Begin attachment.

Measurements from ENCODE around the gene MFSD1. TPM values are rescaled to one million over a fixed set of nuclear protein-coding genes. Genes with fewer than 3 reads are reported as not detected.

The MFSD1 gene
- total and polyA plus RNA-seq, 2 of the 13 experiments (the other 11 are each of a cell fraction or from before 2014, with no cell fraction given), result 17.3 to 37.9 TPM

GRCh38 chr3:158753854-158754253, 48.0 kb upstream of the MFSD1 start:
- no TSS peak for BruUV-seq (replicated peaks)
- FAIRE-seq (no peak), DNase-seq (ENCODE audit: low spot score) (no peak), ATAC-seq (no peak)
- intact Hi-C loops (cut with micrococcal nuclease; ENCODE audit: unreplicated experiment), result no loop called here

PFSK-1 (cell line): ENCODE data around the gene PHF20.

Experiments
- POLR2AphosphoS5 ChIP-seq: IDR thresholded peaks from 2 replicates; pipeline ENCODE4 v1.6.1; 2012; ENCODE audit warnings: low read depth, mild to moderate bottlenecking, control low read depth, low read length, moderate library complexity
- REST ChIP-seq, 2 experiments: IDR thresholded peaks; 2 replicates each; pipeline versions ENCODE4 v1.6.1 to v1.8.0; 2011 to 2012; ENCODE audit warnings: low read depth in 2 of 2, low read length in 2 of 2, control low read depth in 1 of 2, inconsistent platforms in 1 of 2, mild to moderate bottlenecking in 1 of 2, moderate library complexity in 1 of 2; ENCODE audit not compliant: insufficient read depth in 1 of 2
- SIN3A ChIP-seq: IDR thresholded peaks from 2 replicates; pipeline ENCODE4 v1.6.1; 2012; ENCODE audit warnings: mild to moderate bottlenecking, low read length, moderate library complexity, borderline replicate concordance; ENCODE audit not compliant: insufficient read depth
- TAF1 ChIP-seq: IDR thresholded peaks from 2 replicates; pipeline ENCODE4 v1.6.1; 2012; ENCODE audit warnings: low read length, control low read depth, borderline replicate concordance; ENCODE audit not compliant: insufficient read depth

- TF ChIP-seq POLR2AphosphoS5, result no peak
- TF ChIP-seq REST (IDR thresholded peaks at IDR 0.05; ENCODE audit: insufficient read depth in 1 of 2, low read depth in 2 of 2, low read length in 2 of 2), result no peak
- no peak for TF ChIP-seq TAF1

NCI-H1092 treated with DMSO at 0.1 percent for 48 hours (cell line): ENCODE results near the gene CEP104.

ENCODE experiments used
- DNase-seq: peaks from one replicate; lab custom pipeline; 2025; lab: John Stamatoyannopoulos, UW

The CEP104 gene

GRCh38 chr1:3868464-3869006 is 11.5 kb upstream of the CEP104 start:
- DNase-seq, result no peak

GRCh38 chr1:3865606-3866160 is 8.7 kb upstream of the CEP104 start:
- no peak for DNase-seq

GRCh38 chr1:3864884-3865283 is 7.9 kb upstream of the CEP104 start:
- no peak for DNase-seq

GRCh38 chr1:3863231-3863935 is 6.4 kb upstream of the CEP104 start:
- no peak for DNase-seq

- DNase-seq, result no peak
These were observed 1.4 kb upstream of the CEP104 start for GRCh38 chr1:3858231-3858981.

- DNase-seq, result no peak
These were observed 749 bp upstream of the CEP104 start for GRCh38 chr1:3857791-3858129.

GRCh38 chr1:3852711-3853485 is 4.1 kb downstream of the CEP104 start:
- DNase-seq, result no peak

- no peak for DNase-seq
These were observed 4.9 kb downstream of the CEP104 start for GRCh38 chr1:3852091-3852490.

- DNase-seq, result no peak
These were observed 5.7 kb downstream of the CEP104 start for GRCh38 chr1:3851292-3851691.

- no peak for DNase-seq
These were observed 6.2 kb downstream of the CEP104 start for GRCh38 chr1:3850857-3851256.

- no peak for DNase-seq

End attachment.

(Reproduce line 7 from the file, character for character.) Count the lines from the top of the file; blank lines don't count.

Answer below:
- intact Hi-C loops (cut with micrococcal nuclease; ENCODE audit: unreplicated experiment), result no loop called here